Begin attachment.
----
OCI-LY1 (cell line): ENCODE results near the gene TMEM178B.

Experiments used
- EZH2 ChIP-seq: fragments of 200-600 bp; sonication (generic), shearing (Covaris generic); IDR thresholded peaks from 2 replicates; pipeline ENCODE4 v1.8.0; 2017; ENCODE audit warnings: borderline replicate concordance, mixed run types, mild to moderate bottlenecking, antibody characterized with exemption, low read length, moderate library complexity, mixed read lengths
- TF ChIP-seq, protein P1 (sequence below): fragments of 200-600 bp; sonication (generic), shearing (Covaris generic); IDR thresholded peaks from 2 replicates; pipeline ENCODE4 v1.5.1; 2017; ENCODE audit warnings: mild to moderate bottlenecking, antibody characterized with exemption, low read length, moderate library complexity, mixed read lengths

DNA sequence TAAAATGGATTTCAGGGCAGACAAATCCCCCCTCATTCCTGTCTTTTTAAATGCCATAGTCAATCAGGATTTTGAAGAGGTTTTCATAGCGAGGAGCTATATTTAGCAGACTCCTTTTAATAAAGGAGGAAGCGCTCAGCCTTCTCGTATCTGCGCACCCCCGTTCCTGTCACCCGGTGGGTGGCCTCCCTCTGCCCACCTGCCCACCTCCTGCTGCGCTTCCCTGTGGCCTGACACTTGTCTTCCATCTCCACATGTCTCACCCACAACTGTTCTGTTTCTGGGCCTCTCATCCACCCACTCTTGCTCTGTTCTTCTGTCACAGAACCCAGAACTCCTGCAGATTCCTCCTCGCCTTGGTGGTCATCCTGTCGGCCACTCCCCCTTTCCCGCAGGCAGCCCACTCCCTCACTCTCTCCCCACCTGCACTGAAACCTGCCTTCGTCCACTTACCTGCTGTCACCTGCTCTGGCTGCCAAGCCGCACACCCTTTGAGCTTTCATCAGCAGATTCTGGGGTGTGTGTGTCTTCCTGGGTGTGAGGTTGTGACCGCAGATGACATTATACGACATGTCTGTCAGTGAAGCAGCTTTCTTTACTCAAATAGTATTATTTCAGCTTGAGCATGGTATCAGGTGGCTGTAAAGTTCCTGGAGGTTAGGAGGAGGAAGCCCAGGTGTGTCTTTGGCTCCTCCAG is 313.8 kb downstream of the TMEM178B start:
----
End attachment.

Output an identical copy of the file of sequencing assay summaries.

OCI-LY1 (cell line): ENCODE results near the gene TMEM178B.

Experiments used
- EZH2 ChIP-seq: fragments of 200-600 bp; sonication (generic), shearing (Covaris generic); IDR thresholded peaks from 2 replicates; pipeline ENCODE4 v1.8.0; 2017; ENCODE audit warnings: borderline replicate concordance, mixed run types, mild to moderate bottlenecking, antibody characterized with exemption, low read length, moderate library complexity, mixed read lengths
- TF ChIP-seq, protein P1 (sequence below): fragments of 200-600 bp; sonication (generic), shearing (Covaris generic); IDR thresholded peaks from 2 replicates; pipeline ENCODE4 v1.5.1; 2017; ENCODE audit warnings: mild to moderate bottlenecking, antibody characterized with exemption, low read length, moderate library complexity, mixed read lengths

DNA sequence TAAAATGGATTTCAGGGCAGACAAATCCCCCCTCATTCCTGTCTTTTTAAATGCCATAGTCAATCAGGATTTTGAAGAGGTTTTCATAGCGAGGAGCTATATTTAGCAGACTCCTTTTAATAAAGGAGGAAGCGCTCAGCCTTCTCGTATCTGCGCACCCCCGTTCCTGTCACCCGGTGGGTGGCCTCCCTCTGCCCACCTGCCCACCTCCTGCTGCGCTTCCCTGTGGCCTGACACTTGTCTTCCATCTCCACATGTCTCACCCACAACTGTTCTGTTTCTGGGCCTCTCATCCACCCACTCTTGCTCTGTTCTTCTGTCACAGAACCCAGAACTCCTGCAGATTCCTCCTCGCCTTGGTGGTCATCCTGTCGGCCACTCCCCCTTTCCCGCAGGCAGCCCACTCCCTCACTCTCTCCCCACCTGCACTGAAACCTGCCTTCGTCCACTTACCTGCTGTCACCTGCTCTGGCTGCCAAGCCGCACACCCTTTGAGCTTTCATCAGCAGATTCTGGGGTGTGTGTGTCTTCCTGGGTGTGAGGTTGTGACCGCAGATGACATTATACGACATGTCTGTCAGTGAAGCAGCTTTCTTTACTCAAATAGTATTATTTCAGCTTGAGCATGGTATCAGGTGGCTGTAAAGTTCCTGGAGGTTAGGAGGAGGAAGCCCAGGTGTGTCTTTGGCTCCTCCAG is 313.8 kb downstream of the TMEM178B start: